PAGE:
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Back to Instability

Central Europeans seem to be forgetting the horrors they inflicted on the world in the last century when they generated the two bloodiest wars in human history. Ghosts of the past are awakening in Central Europe, as Central European politicians, in a short-sighted desire to score cheap political points at home, have been evoking the ghosts of nationalism. Many of these politicians apparently hope that when the autumn elections in Slovakia and Germany bring Central European electoral contests to a close, they will be able to tame the genie of nationalism and force it back into its bottle. The history of Central Europe teaches us, however, that they may be wrong.

One of the tools being used to conjure nationalist and xenophobic sentiments are the so-called Benes decrees under which almost all ethnic Germans and some ethnic Hungarians were expelled from post-war Czechoslovakia and their property confiscated. There is nothing wrong with the fact that some European countries are now suggesting that before the Czech Republic and Slovakia join the European Union the decrees be reviewed from the point of view of their compatibility with EU law. Nor is there anything wrong with a discussion of this subject, as long as it is conducted in a matter-of-fact way. Such a discussion, as well as possibly making symbolic steps towards reconciliation and forgiveness, could, after all, be a good way of coming to terms with the region's troubled past and, ultimately, be beneficial for the health of democracy in the region.

The problem, however, is that the decrees have been made into an instrument of the electoral struggle and manipulation in Germany, the Czech Republic, Hungary and Slovakia. Austria will not hold elections for two more years, but even there the Benes decrees are being used as a tool of electoral propaganda. The discussion of the decrees has thus degenerated into political muscle-flexing. The rest of Europe looks on in surprise at what is happening in a region that once seemed an island of peace.

In reality, however, the current tension in Central Europe is to some extent a product of the region becoming one entity again. As those Central European countries that had long been separated from the West by Communism find themselves at the doorstep of the European Union, all the countries of the region, including those which are already members of the EU, are realizing that when the boundaries which separate them disappear definitively they will become again one geo-political entity. This fuels, quite understandably, both positive and hostile passions.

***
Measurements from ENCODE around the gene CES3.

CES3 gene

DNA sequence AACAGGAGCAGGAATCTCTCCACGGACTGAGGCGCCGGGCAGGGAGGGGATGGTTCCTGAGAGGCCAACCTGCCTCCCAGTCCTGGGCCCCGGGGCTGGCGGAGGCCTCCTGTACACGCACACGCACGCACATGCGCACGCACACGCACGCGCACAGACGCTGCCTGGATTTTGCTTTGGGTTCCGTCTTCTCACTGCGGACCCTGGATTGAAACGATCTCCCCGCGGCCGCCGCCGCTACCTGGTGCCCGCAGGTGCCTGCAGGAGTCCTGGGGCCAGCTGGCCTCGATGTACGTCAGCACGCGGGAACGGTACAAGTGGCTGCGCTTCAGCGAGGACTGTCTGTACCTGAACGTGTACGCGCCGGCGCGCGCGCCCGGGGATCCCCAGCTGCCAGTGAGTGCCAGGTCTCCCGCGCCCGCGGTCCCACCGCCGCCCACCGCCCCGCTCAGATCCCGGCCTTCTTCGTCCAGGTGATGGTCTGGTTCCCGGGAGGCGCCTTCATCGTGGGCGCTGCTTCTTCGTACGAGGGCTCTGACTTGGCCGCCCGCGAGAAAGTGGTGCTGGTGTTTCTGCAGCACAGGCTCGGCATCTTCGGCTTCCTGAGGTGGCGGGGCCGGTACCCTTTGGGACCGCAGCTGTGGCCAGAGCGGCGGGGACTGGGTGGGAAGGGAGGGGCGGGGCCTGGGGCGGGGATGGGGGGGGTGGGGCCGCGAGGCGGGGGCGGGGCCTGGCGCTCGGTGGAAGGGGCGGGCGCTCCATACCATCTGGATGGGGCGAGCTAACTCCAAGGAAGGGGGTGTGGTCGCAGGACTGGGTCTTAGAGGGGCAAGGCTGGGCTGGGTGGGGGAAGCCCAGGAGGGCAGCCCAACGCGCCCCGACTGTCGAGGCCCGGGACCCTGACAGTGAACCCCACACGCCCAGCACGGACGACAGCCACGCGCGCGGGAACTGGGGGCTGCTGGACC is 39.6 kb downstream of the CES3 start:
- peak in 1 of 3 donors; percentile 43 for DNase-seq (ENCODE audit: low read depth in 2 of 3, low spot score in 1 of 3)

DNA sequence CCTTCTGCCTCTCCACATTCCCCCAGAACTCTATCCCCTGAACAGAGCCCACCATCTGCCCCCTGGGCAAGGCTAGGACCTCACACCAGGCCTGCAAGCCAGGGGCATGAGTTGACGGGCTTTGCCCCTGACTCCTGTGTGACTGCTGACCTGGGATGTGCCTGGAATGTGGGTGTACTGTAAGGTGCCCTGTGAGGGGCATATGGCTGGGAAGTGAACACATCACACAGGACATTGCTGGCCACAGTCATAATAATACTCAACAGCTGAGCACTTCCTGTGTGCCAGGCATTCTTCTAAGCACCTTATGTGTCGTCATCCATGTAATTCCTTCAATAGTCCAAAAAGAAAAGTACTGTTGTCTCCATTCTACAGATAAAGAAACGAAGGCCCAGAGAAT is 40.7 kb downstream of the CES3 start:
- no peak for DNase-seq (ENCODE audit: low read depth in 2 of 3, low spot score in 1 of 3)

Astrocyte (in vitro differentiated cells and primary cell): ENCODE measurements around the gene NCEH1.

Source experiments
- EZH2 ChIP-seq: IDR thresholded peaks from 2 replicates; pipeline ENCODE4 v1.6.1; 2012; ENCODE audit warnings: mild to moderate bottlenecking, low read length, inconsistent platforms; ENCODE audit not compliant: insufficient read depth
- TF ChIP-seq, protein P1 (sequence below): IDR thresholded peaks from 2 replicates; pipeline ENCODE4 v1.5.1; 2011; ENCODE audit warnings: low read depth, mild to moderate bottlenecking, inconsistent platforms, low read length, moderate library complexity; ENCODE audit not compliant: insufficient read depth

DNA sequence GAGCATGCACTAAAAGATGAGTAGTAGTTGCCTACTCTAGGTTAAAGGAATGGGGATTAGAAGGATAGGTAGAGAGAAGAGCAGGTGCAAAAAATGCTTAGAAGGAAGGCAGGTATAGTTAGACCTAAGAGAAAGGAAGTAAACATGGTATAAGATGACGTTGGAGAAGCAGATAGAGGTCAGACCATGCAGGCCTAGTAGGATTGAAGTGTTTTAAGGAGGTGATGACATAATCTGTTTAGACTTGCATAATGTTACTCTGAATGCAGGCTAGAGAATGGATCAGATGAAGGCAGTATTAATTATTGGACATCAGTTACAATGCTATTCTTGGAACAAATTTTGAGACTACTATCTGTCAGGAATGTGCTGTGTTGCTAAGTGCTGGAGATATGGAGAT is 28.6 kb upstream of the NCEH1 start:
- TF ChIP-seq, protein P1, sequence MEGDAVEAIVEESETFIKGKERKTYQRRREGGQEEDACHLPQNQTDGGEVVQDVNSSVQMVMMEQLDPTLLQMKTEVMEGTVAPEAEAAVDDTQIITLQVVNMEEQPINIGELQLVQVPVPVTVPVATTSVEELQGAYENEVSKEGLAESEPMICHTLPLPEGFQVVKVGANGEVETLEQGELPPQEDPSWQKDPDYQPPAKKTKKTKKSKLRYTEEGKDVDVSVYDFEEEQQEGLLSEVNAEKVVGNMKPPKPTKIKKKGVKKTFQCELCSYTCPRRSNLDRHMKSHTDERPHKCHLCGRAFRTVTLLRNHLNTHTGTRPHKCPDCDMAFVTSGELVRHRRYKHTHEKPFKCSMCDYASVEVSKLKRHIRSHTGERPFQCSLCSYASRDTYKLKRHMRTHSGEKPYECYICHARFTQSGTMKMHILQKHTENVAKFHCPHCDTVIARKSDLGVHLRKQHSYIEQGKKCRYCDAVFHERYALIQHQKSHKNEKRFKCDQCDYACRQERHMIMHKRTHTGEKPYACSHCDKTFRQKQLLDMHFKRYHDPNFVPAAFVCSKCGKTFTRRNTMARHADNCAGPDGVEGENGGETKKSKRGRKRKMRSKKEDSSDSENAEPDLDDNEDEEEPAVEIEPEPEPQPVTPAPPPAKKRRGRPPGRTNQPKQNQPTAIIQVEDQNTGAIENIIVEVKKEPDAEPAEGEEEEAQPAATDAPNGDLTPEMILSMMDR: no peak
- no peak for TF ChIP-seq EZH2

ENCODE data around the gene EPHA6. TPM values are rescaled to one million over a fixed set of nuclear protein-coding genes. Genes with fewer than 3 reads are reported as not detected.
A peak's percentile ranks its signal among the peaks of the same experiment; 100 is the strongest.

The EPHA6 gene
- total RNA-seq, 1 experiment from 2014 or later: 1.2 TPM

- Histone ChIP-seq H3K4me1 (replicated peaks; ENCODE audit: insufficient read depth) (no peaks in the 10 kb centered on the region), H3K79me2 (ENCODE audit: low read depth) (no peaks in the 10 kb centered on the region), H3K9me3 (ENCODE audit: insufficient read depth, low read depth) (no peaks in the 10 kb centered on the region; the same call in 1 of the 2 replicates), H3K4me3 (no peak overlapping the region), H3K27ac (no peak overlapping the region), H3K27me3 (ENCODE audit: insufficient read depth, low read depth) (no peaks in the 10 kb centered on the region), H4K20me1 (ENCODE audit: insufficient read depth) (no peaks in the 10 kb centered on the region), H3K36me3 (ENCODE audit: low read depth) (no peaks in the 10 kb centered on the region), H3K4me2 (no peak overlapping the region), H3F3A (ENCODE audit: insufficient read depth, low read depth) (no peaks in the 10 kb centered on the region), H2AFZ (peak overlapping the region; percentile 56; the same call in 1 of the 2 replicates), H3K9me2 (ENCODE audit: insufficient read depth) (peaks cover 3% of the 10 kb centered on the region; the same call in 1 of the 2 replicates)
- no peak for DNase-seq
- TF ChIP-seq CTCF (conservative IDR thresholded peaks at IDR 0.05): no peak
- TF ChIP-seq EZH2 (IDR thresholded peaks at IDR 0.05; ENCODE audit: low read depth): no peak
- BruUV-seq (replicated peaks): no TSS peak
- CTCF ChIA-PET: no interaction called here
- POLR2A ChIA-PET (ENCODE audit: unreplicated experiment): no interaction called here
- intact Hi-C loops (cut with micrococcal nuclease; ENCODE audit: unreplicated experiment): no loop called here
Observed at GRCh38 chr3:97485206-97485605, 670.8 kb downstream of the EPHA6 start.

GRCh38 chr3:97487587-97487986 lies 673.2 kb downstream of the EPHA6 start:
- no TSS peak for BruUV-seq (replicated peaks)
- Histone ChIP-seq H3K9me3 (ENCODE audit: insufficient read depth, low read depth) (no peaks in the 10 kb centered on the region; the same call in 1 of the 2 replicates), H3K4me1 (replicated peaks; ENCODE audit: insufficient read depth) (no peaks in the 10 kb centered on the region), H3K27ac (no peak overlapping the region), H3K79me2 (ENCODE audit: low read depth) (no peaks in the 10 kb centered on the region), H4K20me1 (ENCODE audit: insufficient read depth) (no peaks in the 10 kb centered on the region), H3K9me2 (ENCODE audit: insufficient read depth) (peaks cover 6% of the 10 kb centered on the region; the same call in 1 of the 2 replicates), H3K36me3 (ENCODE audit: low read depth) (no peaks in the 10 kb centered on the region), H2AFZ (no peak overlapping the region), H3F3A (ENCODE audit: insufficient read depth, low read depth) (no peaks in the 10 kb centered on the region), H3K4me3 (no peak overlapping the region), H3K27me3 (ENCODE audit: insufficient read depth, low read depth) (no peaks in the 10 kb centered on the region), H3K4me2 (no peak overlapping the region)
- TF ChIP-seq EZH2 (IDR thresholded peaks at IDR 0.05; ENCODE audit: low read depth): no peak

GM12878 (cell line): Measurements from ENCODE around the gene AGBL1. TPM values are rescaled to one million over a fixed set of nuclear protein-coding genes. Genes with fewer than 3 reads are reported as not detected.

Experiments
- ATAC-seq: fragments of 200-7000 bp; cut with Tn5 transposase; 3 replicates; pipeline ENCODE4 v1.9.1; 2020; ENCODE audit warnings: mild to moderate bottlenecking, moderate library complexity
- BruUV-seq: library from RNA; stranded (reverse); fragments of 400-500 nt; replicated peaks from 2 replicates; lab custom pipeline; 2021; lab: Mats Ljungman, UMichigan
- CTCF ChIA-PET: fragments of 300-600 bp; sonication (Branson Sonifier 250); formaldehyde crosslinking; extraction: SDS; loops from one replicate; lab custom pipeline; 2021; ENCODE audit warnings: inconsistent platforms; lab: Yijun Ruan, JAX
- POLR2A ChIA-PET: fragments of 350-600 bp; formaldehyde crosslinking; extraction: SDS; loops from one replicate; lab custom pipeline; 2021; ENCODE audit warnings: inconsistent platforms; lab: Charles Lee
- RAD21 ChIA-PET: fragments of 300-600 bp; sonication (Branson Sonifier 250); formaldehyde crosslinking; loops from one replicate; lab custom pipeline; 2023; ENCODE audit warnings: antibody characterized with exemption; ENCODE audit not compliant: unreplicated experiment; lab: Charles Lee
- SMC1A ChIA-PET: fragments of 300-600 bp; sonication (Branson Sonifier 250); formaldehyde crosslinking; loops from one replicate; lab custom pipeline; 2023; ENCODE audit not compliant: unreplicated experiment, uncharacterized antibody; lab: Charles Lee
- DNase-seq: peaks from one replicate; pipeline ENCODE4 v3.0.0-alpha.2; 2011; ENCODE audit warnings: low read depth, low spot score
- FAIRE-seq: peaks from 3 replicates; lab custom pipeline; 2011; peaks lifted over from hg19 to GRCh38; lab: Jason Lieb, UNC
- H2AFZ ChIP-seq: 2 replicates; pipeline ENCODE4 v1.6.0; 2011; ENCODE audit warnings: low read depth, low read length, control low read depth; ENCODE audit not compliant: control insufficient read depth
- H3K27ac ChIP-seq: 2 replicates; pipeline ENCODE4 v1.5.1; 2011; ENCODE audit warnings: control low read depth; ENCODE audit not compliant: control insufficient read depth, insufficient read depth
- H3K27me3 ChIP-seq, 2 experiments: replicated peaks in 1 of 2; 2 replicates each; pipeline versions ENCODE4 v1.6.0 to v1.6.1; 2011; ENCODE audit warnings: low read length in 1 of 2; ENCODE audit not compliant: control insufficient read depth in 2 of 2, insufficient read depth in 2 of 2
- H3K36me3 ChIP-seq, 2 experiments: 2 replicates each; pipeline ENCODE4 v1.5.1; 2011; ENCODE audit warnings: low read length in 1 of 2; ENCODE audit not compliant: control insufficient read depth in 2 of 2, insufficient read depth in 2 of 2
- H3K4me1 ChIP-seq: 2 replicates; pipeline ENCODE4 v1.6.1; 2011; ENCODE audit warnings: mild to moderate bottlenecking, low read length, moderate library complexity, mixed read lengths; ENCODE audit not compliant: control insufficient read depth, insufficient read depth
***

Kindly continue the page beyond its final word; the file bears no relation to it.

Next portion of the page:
Old grudges are suddenly emerging from seemingly long-forgotten recesses of the past. Some politicians and intellectuals in the region sincerely hope to "solve" these ancient grievances, or at least find acceptable common interpretations for old problems. They endeavor to do so because they know it will be difficult to live with such problems, once all Central European countries are under one European roof. Certain politicians, on the other hand, are abusing those old points of contention in an effort to sabotage processes of integration in Europe.

The most dangerous, however, are the politicians who are "merely" short-sighted in that they believe they can use old controversies to boost their chances to win elections. They naively think they have things under control. In reality, they are playing into the hands of those who want to escalate tension in Central Europe and slow down, or totally destroy, European integration. It is the Haiders of Central Europe who in the end will be the only beneficiaries of more moderate politicians' pre-election populism.

The current tension in relations among various states of Central Europe is, however, fueled not only by real or invented historical grievances, some countries' anti-immigration moods, or anti-European campaigns by certain prominent politicians. It also taps into reemerging patterns of political behavior, which have their roots in the late Hapsburg monarchy.

Political culture based on cabinet politics, dividing the spoils of power behind closed doors, clientelism, nationalism and exclusivity is reemerging across the region. A moribund, and to some extent reactionary, political culture which Bavaria and Austria inherited after WWII from the old Mittleeuropa has, after the fall of Communism, quickly spread to the post-communist countries of the region.

On the one hand, nationalist and populist politicians across the region are locked in a number of conflicts ranging from the debate over the Benes decrees to the use of nuclear energy to the rights of ethnic minorities; on the other hand, they need each other. If they win across the region, and join forces with the current populist/nationalist political establishment in Italy (whose northern parts are historically Central European) the process of European integration may be threatened. Many politicians know very well that if they were ultimately to find themselves in a common European house, their political fortunes would be less rosy. It is exactly for this reason that the process of EU enlargement is being seriously jeopardized just now, when it seems to be within reach.

Prague Post - 27. 3. 2002